|Re: compiler books... [from my bookshelf] decvax!yetti!oz (1987-07-19)|
|Re: compiler books... [from my bookshelf] amdcad!sun!rtech!rtech!mark (1987-07-21)|
|Re: compiler books... [from my bookshelf] email@example.comStevenson) (1987-07-23)|
|Date:||Sun, 19 Jul 87 14:27:55 edt|
|From:||decvax!yetti!oz (Ozan Yigit)|
A simple run-down on some of the compiler books from my shelf. This run-down
is very subjective. Your milage with these books may vary.
Dragon Books: Aho/Ullman | Aho/Sethi/Ullman
The new one is more readable than the old one, and it is probably better. I
find both books to be sometimes inpenetrable. The pragmatic parts of both
books are quite weak. I do find the new production/semantic rule tables
useful, but again, no concrete implementation samples.
T&P of Compiler Writing: Tremblay/Sorensen
Much more pragmatic book in many ways. When coupled with the sister book
containing a complete compiler implementation, it is probably one of the
better books for the practicing compiler writer. The chapter on "Intermediate
Representation" is very weak. The chapter on optimization is better.
Compiler Construction for Digital Computers: Gries
Probably one of the best books ever written on the subject, and despite its
age, it is still better than some of the newer books. It has the right blend
of theory and practice, and I wish Gries got around to writing a more
up-to-date version of this book. But I understand that his current research
interests are different, so this may be an empty hope.
Compiler Construction: Weite/Goos
An interesting book with heavy emphasis on Attribute Grammars. Its appendix
present some important algorithms on directed graphs. It is probably useful as
a "complementary" book, not as a "single source" book.
The Design of an Optimizing Compiler: Wulf/others
A very important book that describes one of the best-optimizing compilers
to-date (BLISS). It contains some very pragmatic discussion of the compiler,
and the discussion of the optimization passes are especially useful.
Engineering a Compiler: Anklam/Cutler/others
DEC's book on the PL/I compiler, and the C compiler (The Beast and The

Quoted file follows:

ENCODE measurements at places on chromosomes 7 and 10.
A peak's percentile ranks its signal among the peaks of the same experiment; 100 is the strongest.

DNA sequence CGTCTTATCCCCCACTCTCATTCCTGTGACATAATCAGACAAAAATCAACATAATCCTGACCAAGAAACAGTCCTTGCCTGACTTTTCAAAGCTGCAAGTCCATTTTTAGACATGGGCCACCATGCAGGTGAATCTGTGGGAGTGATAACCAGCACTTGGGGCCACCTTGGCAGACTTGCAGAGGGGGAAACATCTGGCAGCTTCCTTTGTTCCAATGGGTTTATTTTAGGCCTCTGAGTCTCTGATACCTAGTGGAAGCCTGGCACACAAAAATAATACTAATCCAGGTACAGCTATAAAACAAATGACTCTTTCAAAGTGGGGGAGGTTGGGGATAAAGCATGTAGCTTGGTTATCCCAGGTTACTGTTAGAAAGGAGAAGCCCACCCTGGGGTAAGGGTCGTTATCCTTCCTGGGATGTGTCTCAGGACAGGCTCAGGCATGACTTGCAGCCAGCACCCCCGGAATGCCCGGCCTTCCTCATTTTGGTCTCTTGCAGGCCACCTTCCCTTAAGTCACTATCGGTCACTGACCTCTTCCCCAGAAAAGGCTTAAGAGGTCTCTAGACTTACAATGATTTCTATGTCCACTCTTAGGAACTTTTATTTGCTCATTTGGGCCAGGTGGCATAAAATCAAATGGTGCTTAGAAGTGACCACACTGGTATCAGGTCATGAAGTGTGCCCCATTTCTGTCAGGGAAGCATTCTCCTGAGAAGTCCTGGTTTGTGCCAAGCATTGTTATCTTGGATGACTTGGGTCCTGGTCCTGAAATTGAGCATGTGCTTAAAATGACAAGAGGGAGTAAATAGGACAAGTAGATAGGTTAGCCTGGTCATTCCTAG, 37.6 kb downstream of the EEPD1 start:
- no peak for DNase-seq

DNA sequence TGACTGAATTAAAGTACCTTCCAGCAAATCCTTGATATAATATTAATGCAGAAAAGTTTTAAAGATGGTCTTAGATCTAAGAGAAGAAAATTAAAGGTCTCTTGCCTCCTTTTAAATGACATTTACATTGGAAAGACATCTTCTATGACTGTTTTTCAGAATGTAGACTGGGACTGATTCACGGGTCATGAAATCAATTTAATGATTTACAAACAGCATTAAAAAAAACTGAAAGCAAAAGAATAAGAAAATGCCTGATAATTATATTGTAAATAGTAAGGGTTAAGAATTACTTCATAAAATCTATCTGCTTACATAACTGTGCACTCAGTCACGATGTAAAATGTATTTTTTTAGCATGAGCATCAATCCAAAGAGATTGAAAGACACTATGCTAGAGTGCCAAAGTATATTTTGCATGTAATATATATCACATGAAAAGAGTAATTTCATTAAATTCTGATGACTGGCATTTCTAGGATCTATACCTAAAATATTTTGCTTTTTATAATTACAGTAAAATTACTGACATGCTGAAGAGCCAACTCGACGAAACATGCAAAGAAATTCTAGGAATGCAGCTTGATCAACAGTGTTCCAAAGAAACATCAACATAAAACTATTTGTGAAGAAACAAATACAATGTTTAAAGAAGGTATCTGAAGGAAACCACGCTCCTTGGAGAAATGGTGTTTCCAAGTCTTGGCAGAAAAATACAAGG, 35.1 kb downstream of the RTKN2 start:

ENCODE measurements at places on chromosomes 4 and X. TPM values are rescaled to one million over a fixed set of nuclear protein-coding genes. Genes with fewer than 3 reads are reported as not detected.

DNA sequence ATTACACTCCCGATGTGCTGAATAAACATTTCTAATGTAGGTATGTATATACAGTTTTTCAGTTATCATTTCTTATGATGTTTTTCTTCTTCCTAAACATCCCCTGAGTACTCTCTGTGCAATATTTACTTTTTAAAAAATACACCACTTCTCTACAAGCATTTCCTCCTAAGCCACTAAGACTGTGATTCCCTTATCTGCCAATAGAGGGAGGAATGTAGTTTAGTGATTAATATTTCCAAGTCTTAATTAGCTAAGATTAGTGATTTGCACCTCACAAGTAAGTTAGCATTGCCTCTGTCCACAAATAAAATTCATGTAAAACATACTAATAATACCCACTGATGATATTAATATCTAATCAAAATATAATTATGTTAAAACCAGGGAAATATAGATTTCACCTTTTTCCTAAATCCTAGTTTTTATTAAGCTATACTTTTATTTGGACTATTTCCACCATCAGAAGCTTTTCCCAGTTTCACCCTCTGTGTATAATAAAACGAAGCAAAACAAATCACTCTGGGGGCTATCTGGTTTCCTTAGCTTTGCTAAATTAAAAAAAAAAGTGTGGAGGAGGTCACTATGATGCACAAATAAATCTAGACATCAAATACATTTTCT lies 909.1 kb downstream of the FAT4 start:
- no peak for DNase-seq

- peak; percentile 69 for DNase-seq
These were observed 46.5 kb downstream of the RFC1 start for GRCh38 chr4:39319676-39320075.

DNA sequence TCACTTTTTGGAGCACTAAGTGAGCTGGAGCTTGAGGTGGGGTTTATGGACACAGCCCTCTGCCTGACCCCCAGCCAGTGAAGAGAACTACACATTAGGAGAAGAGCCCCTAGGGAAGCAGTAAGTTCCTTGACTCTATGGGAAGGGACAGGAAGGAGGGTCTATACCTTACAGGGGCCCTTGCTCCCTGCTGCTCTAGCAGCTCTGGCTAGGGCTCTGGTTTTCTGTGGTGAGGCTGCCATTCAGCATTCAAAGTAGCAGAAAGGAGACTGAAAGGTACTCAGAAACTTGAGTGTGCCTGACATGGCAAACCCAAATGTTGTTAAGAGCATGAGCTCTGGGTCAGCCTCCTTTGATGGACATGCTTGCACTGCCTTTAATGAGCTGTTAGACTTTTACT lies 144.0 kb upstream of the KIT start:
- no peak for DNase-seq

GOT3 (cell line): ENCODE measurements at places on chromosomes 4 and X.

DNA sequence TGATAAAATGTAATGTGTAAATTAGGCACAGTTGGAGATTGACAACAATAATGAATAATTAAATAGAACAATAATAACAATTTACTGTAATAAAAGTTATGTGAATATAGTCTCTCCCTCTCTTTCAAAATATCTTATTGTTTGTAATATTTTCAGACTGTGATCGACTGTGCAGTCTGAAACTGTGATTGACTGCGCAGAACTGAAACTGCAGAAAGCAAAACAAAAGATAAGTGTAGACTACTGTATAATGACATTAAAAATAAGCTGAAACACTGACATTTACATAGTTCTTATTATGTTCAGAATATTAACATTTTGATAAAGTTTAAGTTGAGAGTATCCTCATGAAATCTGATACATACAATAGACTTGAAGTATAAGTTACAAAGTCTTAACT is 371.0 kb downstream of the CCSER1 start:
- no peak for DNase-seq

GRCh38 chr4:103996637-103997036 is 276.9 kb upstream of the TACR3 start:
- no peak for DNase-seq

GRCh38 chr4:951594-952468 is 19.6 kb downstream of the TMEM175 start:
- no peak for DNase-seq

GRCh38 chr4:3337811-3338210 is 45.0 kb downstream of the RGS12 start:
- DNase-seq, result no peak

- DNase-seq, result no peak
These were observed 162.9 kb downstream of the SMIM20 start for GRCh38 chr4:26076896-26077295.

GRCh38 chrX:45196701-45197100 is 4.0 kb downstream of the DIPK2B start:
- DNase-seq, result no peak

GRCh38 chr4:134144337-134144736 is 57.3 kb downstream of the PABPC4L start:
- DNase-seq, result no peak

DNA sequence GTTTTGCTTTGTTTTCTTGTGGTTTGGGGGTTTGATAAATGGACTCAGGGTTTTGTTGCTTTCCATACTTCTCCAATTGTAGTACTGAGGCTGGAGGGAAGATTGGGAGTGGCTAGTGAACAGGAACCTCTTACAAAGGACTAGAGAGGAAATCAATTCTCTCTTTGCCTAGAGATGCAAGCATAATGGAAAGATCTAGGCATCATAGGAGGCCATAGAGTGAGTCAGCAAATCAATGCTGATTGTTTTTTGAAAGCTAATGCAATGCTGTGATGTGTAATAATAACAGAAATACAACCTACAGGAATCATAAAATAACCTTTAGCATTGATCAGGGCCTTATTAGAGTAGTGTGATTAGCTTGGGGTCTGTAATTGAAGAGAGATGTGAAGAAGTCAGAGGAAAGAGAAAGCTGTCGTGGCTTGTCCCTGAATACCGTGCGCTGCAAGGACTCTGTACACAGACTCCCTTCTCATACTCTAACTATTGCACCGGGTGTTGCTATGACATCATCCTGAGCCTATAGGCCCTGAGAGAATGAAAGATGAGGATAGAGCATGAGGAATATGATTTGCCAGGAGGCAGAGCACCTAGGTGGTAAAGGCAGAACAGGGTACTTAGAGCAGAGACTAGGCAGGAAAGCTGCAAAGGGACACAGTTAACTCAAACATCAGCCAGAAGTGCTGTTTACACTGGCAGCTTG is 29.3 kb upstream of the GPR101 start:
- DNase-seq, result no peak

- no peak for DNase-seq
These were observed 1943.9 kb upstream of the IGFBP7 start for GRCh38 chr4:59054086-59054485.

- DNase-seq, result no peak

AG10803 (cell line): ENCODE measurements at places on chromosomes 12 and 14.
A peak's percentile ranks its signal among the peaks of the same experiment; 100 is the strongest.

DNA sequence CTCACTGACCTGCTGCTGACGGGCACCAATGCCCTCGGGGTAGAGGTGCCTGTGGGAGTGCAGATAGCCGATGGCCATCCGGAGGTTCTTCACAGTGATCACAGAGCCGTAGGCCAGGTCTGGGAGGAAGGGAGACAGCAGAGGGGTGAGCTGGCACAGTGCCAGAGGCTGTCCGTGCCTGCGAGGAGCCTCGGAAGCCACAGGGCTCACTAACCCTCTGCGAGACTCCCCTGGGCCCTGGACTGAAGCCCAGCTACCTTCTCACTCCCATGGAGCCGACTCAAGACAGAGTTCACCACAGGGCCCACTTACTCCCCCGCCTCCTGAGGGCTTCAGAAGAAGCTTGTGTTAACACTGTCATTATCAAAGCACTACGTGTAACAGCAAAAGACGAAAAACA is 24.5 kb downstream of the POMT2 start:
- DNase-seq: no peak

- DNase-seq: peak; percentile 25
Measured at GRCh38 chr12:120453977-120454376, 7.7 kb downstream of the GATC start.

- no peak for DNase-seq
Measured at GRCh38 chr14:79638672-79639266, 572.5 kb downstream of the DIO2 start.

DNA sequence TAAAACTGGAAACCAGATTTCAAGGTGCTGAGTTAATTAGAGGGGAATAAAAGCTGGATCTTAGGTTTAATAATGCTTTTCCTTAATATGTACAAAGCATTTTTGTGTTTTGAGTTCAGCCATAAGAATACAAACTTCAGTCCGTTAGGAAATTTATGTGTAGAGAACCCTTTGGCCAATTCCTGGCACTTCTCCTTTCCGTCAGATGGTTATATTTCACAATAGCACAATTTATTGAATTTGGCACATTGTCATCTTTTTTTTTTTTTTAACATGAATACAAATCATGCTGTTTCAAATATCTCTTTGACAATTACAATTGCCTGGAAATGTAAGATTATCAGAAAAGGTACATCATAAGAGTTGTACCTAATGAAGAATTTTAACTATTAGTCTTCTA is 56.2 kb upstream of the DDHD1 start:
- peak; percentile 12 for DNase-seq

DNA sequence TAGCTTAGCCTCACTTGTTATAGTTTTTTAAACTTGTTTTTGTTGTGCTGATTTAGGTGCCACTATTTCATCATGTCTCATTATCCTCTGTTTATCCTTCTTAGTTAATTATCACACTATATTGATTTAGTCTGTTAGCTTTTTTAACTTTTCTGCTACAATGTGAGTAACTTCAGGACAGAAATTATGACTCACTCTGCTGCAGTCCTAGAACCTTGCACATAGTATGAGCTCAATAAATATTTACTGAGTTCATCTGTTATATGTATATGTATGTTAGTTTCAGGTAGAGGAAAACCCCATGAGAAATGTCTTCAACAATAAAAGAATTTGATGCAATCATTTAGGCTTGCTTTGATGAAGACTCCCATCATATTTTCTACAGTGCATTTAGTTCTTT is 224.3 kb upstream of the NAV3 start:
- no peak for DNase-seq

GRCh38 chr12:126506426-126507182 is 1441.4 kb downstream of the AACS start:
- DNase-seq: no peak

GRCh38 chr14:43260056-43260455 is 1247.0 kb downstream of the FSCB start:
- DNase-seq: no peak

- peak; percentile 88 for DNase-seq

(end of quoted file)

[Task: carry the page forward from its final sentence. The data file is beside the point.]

Beauty). A remarkable "practitioner's" book. Somewhat short on theory, but
neverthaless a very good expose of two production compilers sharing a
back-end. [[DEC guys had the same idea UofT had: using a virtual-engine to get
the work done: Dec has TBL, UofT has S/SL.]]
Brinch Hansen on Pascal Compilers: Hansen
This is a hacker's guide to pascal. Contains a complete implementation of a
Pascal-subset compiler, with a recursive- descent parser, and a pascal-machine
for code generation. Probably useful for a beginner-compiler-hacker. It is in
the class of other books like Hendrix's Small-C book, or Ben-Ari's Pascal-S
Compiler Construction: T & P: Barrett/Bates/others..
This is ..er.. a compiler book. I am quite indifferent to both editions of
this book. The second edition may be supplemented with a diskette containing a
parser generator, and a pascal subset compiler ($$). The second edition does
have some minor pieces of code thrown in, probably to get the PRACTICE part in
UofArizona Tech Reports by Henson, Davidson and others on code generation,
peephole optimization, etc. Also get their Y compiler distribution, which
includes the PO optimizer, one of the better re-targetable peephole optimizers
written to date. You can actually look at the source !!
UofT Tech reports on SSL, ConEuc, and especially: An orthogonal Model For Code
Generation by James R. Cordy. This report contains some very important ideas,
and it is a must for those writing production-quality code generators.
GNUCC: If you can penetrate the C code, it is an interesting reading. In
general, it seems to optimize better than the BSD4.2 C compiler, and it is a
register-hog, just like the VMS C compiler. [I did examine its assembler
output for a standard test program I previously used for the VMS and BSD
Disclaimer: These are my subjective views. I am not a compiler specialist,
just a VERY INTERESTED reader/hacker.
Usenet: [decvax|ihnp4]!utzoo!yetti!oz, ......!seismo!mnetor!yetti!oz
Bitnet: oz@[yusol|yulibra|yuyetti], Phonet:  736-5257 x 3976
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